This was an advanced reader copy for the October 2018 publication. There are minor spoilers ahead.
Title: Phantom Wheel
Author: Tracy Deebs
Black hat or white – hackers fascinate me. I loved Garcia on Criminal Minds, and while the rest of my family watched Arrow for the title character, I adored Felicity. An interesting pair there – female, glasses, white (despite Garcia’s surname which comes from her step-father), so I was glad to see more diversity in Phantom Wheel until we looked into their finances.
Maybe I’m an optimist who believes anyone with curiosity and access to a computer (via library / school or other) can become a hacker. The majority of these characters, however, come from rich (often tech parents) backgrounds. Maybe their mistakes are how they were found by Jacento. Having only one of the six have a non-political reason (or – you know – one who isn’t just ‘bored’) makes me really hope that those numbers don’t carry over to actual hackers. Come on, my whole admiration for the computer savvy is the self-made. I guess I rarely consider boredom rather than necessity as a motivator.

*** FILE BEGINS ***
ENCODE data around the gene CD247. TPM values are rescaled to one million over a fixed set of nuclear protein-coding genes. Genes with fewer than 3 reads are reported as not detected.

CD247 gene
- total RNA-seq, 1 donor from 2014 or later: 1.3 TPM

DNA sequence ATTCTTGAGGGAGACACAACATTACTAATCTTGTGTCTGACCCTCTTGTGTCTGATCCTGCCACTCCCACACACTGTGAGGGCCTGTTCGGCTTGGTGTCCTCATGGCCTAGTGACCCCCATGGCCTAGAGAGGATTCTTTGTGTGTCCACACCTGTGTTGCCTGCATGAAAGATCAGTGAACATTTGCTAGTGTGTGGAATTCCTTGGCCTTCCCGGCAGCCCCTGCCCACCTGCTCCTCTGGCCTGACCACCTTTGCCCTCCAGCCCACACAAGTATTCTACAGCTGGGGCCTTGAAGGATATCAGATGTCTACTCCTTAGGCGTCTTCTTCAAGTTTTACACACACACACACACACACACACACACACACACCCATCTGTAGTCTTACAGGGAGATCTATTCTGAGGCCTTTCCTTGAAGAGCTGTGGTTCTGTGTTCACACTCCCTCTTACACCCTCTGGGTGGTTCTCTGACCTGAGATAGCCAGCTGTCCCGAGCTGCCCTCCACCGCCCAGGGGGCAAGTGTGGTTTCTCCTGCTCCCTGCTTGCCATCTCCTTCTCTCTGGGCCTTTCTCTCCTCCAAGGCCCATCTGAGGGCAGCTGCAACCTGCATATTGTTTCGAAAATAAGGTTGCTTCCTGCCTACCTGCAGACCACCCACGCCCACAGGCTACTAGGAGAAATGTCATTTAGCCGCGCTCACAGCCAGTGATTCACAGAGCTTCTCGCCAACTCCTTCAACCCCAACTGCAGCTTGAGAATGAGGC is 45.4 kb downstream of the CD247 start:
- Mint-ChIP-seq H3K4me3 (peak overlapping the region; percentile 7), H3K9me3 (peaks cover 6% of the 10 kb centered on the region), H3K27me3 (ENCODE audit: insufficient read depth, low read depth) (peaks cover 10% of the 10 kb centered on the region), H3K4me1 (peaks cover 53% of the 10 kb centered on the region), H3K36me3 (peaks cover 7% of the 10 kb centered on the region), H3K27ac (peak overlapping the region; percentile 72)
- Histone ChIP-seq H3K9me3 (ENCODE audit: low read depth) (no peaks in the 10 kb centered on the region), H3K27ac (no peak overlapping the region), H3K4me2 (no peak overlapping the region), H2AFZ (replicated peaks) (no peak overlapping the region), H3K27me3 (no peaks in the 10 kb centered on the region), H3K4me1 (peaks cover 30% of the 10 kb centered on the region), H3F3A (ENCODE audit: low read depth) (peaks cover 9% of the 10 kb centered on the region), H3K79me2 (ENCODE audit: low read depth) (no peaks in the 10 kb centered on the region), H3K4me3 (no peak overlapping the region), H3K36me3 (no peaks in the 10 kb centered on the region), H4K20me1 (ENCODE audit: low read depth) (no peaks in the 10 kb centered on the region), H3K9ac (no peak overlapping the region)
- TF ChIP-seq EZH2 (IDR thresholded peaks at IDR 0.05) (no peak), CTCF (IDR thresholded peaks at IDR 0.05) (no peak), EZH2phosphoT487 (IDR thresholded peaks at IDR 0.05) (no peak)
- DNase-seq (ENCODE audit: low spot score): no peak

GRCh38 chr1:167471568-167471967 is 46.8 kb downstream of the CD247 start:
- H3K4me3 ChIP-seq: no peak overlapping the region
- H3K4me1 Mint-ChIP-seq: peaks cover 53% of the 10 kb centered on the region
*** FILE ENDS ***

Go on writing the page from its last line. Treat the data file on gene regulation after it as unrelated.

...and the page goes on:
Otherwise, the entire plot makes zero sense. Even suspending my disbelief that a huge company would hire outside help when they could easily pull someone in house (and likely do have white hats). Just because someone’s a ‘white hat’ doesn’t mean they don’t do bad stuff, it just means they do their hacking in a security / ethical / job manner. This could’ve been a completely different story of white hats rebelling against the company or the reality of walking the hacker line (gray hats).
Ultimately, not a bad book but not probably for aspiring hats of any color. There were moments where I – not a hacker and someone who barely works with python and only vaguely knows C++ – had ‘wait, that’s not right’ moments. I reached out on GoodReads to see if the author had any advisors. No update so far. If I get a response, you all will be the first to know.
Everything outside of the hacker / privilege question – cliche all the way. Big bad corporation uses and then ditches a group of doe-eyed kids. Then the kids come back. Could also be phrased as ‘I would have gotten away with it too if it weren’t for you meddling kids!’ Wouldn’t really recommend buying. Maybe if you see it free in your local library and don’t care about “hack-uracy.”